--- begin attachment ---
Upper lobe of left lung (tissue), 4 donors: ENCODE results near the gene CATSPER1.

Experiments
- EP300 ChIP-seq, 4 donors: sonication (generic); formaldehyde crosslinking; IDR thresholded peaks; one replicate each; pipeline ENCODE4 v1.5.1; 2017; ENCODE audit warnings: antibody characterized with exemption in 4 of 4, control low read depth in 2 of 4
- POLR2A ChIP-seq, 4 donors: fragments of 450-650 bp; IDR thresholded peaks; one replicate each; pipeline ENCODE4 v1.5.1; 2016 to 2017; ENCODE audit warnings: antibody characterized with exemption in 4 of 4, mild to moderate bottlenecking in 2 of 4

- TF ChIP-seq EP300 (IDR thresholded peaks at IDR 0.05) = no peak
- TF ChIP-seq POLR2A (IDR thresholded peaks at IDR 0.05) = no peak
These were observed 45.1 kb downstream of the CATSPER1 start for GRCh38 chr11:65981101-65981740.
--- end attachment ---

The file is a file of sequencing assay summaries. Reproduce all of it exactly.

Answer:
Upper lobe of left lung (tissue), 4 donors: ENCODE results near the gene CATSPER1.

Experiments
- EP300 ChIP-seq, 4 donors: sonication (generic); formaldehyde crosslinking; IDR thresholded peaks; one replicate each; pipeline ENCODE4 v1.5.1; 2017; ENCODE audit warnings: antibody characterized with exemption in 4 of 4, control low read depth in 2 of 4
- POLR2A ChIP-seq, 4 donors: fragments of 450-650 bp; IDR thresholded peaks; one replicate each; pipeline ENCODE4 v1.5.1; 2016 to 2017; ENCODE audit warnings: antibody characterized with exemption in 4 of 4, mild to moderate bottlenecking in 2 of 4

- TF ChIP-seq EP300 (IDR thresholded peaks at IDR 0.05) = no peak
- TF ChIP-seq POLR2A (IDR thresholded peaks at IDR 0.05) = no peak
These were observed 45.1 kb downstream of the CATSPER1 start for GRCh38 chr11:65981101-65981740.